Venezuela Has Derby Hope in Wildcat Red
"I thought about it, always, always," Jose Garoffalo said on a sunny late April morning, seven days before saddling his first contender to the Kentucky Derby Presented by Yum! Brands (gr. I). "When I was training in Venezula, I used to say that someday I would be winning these big races. Then I moved up to Miami, and when I got there I said, 'Now I'm closer,' and today I'm even closer...I'm here."
"Here" is Barn 21 on the Churchill Downs backstretch, temporary home to Besilu Stables Fountain of Youth (gr. II) winner Wildcat Red, Garoffalo's trainee. A speedy bay colt who gives his all every time, the son of top sprinter D'wildcat was expected to get tired when stretching out in distance.
Instead—after running a narrow second to fellow Kentucky Derby contender General a Rod in the one-mile Gulfstream Park Derby—he carried on in unlikely fashion following a victory in the seven-furlong Hutcheson Stakes (gr. III), taking the Fountain of Youth going 1 1/16 miles. Next, by turning in a hard-fought second by a neck in the March 29 Besilu Florida Derby (gr. I) at 1 1/8 miles, Wildcat Red proved himself beyond his paternal genes, partially thanks to the training methods Garoffalo learned in his native country.
Now 50, Garoffalo began working with horses in Venezuela under his father, respected breeder Jose Garoffalo Sr. He attended training school and also studied law, getting a degree in both fields, but immediately after graduation turned to racing, his first love. In 1988 he came to Florida to work as an assistant for Angel Medina, but he went back to Venezuela in 1991 to help run the family business.
From 1991 to 1998 he trained horses at La Rinconada in Caracas before returning to the U.S. for good in 1999. He won with his first U.S. starter, Redformer, at Hialeah Park on April 11 of that year.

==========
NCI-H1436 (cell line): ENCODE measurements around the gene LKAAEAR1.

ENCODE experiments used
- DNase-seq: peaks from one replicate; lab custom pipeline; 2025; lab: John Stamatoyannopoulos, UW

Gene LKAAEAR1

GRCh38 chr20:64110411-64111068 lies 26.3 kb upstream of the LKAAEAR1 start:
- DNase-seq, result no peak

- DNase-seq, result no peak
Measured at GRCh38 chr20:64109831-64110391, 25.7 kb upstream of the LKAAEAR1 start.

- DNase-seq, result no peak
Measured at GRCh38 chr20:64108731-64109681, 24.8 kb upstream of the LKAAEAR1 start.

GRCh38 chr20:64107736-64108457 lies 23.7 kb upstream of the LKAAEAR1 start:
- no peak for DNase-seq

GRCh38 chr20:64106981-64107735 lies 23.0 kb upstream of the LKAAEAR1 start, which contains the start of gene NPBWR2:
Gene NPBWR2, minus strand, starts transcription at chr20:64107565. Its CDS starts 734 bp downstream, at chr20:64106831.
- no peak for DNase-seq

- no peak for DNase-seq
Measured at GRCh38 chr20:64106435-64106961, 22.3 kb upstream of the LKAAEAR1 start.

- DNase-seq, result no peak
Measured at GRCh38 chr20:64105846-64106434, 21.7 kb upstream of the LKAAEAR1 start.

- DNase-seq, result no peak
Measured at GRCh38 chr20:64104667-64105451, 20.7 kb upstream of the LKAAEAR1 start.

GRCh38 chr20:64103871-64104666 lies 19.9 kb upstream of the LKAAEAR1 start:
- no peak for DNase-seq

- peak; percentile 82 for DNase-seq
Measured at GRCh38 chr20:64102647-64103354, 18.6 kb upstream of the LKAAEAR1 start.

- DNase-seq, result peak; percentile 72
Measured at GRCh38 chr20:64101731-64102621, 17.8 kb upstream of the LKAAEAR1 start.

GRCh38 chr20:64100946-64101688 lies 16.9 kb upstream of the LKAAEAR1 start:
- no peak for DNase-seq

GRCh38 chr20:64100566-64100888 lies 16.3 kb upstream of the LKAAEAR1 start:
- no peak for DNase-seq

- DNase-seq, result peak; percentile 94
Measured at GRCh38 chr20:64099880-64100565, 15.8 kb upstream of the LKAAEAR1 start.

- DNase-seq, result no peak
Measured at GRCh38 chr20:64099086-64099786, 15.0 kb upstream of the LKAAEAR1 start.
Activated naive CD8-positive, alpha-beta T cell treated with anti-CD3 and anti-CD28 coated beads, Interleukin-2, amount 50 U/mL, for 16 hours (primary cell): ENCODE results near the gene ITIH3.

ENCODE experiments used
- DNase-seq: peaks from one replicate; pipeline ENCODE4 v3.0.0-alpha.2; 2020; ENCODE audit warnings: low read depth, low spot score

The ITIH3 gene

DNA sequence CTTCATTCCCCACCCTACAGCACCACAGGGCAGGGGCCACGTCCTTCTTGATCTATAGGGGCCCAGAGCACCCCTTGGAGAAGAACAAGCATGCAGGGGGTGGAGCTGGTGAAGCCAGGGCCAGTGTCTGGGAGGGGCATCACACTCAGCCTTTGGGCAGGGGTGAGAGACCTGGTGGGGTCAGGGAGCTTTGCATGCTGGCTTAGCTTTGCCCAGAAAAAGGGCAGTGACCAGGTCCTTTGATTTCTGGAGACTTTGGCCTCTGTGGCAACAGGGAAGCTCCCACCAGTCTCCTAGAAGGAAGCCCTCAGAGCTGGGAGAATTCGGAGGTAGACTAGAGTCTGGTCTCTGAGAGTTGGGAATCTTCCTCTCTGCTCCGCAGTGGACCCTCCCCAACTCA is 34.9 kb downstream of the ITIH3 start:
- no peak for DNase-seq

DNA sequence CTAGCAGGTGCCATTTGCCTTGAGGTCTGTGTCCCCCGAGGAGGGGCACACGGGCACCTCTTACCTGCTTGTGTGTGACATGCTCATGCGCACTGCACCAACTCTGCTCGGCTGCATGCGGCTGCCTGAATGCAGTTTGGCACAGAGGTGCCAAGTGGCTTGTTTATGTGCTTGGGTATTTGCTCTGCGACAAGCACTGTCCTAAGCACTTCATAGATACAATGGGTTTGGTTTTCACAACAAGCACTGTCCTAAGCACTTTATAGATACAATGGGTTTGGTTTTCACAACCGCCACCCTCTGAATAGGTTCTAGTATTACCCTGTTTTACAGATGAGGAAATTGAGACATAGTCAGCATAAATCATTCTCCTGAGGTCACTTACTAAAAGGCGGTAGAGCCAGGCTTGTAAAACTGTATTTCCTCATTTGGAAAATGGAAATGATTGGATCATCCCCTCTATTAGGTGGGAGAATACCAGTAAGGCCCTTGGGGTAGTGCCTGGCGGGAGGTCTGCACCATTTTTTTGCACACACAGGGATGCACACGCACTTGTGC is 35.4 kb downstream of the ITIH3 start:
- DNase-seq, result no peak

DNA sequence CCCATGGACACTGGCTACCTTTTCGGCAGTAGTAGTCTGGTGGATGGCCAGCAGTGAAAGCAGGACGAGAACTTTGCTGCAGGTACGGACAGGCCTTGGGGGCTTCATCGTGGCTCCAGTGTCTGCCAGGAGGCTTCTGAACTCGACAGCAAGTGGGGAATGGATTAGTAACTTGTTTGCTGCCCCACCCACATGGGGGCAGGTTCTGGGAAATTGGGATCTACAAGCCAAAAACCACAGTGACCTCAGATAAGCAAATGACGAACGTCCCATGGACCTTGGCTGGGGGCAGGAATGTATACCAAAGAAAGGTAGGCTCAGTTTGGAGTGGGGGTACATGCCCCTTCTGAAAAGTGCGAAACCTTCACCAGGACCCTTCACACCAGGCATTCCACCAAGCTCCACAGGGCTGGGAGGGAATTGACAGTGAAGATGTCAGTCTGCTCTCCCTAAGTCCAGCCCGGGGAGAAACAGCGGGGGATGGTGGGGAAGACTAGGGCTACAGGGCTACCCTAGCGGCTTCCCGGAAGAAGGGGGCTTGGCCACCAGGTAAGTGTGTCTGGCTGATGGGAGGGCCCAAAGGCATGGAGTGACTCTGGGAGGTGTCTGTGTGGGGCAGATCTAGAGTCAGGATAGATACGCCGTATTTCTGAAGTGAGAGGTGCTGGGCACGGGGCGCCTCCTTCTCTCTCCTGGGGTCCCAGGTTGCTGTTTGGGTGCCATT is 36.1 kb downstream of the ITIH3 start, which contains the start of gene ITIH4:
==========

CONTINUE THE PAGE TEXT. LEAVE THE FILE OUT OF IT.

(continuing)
Garoffalo bought Wildcat Red for $30,000 from the 2013 Ocala Breeders' Sales Co.'s June sale of 2-year-olds in training and horses of racing age for fellow Venezuelans Salvatore Delfino and Josie Martino Delfino. The couple owns three of the 25 horses he has in training.
"Wildcat Red was their second horse in their lifetime," Garoffalo said. "They never had contact with the racetrack in Venezuela, they never knew anything about horses. Their first horse we bought was a claiming filly; she won first time out for them so they got excited and wanted to have more.
"They love animals and do a lot for several foundations that take good care of animals, so in one way I always tell them, having this horse is not a coincidence, it was a gift from God, something they're getting back for all they've done. It wasn't a matter of luck, it was something they deserved."
Something deserved by Garoffalo's family is the chance at watching a Derby run in person. But after decades spent supporting the industry in Venezuela and fostering the successful trainer's career, Jose Garoffalo Sr. and his clan will watch from home while his son chases history.
"Unfortunately, he's not coming," Garoffalo said of his father. "We were making plans to come, to bring him; he wants to come and I wish he could be here. But in Venezuela there's a lot of problems now with the embassy and the visas and things, so it's a mess."
Given the political climate in his native land, Garoffalo hopes Wildcat Red's Kentucky Derby bid will give his countrymen something to cheer for this coming weekend.
"The people there are struggling with a lot of problems with the government, with a lot of violence, and the economic situation is very bad," he said. "It's very important to give them a little relief, a getaway, something to make them forget the bad situation. And there, the horses are like our heroes. Everybody follows the races. Actually, my sister who lives there tells me everybody asks about the horse, everybody knows about the horse. So it's good because it's kind of help for the people, it gives them something .